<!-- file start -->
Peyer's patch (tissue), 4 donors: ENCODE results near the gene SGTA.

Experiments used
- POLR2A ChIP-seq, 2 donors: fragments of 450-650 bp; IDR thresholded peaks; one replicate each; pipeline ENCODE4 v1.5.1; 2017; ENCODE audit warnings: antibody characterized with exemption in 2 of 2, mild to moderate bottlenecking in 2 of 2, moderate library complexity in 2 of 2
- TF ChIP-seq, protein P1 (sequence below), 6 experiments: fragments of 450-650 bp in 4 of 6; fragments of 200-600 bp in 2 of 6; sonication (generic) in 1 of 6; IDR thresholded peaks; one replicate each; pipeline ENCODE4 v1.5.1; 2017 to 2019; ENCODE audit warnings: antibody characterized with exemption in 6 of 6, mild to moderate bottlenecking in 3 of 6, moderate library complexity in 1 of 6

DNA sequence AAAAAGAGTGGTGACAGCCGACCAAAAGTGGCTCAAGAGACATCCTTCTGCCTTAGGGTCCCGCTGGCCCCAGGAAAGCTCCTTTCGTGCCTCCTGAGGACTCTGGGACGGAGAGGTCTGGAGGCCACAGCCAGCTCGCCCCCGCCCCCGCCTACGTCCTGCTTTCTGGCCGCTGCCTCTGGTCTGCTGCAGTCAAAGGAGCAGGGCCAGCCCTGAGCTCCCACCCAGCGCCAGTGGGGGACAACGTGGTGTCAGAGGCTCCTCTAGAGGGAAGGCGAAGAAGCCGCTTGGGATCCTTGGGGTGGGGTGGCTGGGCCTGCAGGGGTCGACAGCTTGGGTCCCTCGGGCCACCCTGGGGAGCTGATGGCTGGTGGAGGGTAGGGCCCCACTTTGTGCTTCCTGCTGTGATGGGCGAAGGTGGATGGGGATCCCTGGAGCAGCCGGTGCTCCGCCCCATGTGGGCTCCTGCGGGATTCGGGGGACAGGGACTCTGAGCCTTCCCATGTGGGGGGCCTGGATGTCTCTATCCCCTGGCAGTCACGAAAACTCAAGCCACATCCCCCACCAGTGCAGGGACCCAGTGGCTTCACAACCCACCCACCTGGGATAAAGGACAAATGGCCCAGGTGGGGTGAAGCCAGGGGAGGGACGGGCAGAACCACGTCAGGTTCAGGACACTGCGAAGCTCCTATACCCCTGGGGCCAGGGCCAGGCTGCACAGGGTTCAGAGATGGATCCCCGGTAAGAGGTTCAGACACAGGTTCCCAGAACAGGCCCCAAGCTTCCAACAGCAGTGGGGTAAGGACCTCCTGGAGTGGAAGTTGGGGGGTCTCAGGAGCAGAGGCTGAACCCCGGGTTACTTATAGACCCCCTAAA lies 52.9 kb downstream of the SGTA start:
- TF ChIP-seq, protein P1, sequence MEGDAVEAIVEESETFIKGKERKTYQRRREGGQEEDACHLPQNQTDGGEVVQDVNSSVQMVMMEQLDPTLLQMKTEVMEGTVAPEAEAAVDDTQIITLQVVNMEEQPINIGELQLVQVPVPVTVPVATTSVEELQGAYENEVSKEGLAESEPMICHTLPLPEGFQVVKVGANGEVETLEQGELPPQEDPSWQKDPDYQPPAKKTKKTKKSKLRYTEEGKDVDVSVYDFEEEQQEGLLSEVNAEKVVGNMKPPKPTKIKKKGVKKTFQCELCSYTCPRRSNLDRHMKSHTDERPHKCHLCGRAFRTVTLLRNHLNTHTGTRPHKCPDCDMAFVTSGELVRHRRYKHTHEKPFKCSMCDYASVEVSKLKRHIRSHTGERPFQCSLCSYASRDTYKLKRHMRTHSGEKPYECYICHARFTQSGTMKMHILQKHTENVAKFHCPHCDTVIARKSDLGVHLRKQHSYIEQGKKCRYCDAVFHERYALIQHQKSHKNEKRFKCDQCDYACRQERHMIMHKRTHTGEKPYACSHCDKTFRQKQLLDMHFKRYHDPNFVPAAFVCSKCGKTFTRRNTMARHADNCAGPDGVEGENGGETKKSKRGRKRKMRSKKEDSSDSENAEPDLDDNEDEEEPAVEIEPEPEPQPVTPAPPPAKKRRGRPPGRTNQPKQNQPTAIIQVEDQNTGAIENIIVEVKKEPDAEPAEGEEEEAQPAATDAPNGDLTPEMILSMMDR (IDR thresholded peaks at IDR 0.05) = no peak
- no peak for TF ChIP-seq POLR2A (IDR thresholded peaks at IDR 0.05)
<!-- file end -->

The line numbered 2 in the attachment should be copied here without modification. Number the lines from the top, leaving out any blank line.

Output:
Experiments used